Yup, I found out today that you DON'T drown if you fall in while wearing waders.. Stupid silly little error on the edge of a sandbank. With a very strong tidal outflow, I found myself on the wrong side of a sandbar, with the prospect of being swept under a nearby bridge, unfortunately where clearance is less that my 5 metre mast.

So I made the simple decision to pull into the sandbank, and walk the Tandem Island about 50 metres to where the current would send me round an through the higher spans.

So I was "walking the dog" in the shallows, pulling the kayak behind me on my 10 metre anchor line. Next thing there was a bed of seagrass, and all of a sudden the bottom went ridiculously muddy, as well as sloping at something like 45 degrees. Oops! :oops: Over I went, and lost the line to the kayak! First thought was imagining the kayak being swept under the bridge and ripping the expensive carbon mast off, so I swam like a lunatic until I grabbed hold of the kayak.

I could swim quite easily really, and my waist belt seemed to keep most of the water out of my legs (probably a litre of water down each leg, despite being fully immersed at one point). When I stood up on the sandbar and leant forward a torrent of water poured out of the >top< of my waders, and I tipped forward to help, and I swear I had about 10 litres of water in the top half of the waders, trapped by the belt. Bewdy.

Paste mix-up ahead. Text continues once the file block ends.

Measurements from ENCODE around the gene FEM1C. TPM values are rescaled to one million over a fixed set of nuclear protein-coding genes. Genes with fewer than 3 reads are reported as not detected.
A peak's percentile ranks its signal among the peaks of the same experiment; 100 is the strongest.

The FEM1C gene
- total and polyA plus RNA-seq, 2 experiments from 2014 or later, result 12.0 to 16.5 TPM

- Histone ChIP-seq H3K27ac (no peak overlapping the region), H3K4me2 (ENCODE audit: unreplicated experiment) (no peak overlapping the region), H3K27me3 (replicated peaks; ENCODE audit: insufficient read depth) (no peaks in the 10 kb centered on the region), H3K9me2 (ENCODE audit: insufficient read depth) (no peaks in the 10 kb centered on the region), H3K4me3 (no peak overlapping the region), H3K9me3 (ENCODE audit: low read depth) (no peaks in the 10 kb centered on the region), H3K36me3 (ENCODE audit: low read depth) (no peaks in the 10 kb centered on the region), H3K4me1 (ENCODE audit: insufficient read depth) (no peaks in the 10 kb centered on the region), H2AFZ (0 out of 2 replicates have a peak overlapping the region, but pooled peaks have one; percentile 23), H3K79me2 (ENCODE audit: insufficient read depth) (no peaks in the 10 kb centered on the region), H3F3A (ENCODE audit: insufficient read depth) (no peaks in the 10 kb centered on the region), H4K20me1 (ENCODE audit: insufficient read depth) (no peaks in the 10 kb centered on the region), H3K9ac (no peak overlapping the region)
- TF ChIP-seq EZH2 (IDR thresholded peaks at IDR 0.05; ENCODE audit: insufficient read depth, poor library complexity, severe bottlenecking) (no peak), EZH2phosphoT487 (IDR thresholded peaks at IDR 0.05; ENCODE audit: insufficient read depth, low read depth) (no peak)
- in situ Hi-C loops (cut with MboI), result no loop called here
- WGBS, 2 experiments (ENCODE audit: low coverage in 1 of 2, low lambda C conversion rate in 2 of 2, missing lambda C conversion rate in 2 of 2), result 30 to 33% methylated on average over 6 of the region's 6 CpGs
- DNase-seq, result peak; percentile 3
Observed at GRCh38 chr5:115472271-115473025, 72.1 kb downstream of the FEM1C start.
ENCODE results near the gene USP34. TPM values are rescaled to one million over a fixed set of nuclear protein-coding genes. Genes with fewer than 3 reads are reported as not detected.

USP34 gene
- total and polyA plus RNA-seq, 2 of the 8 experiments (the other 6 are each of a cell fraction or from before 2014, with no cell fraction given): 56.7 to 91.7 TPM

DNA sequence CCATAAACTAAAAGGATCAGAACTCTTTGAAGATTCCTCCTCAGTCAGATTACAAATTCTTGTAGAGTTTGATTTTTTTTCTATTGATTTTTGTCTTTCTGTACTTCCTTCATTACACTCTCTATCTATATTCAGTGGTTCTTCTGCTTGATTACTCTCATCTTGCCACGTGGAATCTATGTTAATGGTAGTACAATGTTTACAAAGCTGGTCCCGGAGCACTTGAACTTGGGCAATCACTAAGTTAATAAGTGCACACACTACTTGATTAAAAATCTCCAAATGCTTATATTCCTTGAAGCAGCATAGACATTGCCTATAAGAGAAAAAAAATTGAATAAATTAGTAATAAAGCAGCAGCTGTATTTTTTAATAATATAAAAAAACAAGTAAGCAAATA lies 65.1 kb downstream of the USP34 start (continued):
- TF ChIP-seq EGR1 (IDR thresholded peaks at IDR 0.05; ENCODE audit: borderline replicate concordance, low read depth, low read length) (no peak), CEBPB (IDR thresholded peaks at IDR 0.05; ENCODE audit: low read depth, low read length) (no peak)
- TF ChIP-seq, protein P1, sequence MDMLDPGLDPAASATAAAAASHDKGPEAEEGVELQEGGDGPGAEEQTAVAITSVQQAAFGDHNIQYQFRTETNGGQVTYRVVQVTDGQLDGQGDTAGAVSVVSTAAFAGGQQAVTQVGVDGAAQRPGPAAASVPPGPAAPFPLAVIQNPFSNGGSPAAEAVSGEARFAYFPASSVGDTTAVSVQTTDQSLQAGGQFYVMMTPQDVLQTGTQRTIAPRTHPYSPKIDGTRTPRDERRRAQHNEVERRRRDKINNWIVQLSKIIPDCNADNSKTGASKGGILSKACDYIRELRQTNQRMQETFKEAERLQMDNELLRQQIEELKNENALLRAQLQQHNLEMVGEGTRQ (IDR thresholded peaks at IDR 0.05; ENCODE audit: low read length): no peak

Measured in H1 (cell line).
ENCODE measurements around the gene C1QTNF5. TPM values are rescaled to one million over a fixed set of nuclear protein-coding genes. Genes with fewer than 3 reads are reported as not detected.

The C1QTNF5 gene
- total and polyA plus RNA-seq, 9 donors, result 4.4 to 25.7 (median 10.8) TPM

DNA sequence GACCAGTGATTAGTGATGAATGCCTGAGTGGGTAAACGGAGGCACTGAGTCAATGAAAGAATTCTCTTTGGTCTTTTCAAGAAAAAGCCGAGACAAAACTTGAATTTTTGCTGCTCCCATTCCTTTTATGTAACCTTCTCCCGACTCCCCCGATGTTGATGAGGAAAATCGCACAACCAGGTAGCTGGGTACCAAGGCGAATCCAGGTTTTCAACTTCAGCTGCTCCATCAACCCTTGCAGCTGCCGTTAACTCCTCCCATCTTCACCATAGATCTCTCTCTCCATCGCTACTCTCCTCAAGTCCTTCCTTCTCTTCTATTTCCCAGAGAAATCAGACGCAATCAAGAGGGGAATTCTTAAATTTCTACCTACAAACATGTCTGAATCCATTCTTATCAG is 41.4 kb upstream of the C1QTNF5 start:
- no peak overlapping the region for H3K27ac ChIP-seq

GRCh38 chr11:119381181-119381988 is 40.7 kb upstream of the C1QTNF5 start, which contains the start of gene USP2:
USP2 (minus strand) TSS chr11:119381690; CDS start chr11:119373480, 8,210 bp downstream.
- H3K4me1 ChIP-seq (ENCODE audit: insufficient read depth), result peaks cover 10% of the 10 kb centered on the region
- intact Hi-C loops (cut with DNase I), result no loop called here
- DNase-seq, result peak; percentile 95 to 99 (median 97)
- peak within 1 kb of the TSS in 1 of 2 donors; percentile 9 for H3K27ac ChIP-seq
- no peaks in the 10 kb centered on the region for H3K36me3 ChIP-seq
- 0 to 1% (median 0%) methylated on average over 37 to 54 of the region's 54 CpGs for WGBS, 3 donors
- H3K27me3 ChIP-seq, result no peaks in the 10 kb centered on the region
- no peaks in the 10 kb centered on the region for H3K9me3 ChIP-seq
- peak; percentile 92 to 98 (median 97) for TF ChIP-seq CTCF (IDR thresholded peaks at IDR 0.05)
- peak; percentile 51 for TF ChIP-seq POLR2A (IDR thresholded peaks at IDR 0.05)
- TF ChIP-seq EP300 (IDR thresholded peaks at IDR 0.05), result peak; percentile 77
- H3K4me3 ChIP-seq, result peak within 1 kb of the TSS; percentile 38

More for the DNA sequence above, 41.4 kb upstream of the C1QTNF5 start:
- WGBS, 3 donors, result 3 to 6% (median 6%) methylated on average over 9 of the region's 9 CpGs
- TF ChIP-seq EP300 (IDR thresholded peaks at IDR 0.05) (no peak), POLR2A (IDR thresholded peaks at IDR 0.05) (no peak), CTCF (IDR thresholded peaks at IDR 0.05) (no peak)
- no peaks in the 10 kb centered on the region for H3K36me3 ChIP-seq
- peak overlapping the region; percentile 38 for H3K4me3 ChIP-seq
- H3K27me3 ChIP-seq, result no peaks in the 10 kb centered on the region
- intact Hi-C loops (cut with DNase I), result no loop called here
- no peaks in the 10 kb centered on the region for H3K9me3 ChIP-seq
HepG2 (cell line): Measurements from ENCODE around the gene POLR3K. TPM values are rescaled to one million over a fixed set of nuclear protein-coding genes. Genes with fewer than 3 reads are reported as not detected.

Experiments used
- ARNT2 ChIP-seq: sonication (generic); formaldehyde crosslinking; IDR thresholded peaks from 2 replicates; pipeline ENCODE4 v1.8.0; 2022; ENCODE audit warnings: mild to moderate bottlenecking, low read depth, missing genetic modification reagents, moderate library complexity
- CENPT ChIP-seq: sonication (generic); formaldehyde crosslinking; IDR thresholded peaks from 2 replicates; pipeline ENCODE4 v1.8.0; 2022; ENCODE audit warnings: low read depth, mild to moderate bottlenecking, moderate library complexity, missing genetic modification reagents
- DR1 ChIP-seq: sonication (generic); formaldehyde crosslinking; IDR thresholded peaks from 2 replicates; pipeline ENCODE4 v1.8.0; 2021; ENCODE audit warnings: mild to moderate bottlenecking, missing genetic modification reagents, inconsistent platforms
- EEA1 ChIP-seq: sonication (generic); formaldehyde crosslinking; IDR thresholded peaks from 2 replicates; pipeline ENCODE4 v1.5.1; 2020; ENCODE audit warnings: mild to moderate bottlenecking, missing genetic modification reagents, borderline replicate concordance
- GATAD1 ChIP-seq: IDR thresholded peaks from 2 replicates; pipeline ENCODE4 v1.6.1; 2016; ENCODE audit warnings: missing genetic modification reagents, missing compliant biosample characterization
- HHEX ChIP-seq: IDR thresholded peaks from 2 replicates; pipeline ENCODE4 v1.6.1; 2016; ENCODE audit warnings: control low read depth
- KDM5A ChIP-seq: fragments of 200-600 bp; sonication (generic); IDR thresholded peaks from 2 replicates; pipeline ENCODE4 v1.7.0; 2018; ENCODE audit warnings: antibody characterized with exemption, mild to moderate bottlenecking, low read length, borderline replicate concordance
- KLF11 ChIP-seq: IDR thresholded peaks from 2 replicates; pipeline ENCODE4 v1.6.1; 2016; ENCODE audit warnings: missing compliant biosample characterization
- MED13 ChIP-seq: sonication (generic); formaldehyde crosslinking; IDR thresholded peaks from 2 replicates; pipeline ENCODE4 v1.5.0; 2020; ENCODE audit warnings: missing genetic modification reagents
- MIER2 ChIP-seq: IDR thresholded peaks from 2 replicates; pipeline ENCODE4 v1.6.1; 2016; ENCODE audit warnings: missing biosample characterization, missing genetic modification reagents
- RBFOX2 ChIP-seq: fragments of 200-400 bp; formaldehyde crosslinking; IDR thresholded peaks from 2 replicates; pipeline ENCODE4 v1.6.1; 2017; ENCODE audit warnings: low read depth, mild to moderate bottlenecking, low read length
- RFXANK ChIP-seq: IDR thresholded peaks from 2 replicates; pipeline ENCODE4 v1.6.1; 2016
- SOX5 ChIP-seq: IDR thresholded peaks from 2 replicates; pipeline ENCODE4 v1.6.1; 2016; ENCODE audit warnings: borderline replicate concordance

I was wearing an inflatable PFD1, which wasn't inflated, plus just a normal polo shirt (no special top)and I was very impressed with how easy it was to move around in the water.

10 out of 10 for waders in kayaks! Thoroughly recommend the Caddis breathables. In the summer, I am confident enough to for for a 50 metre swim


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PostPosted: Sun Aug 05, 2012 2:46 pm 
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Tony you didn't happen to have the GOPRO on at the time - I like to see vid.


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PostPosted: Sun Aug 05, 2012 3:04 pm 
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Location: High Point, NC
Water weighs the same whether it is inside or outside the waders. We've been using them for years as "dry suits" for kayaking in colder weather. The molded in foot means there is no chance of water seeping in between a dry pant and a shoe.


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PostPosted: Mon Aug 06, 2012 12:20 am 
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Location: Forster, NSW, Australia
Dave, I didn't have a GoPro, honest :lol: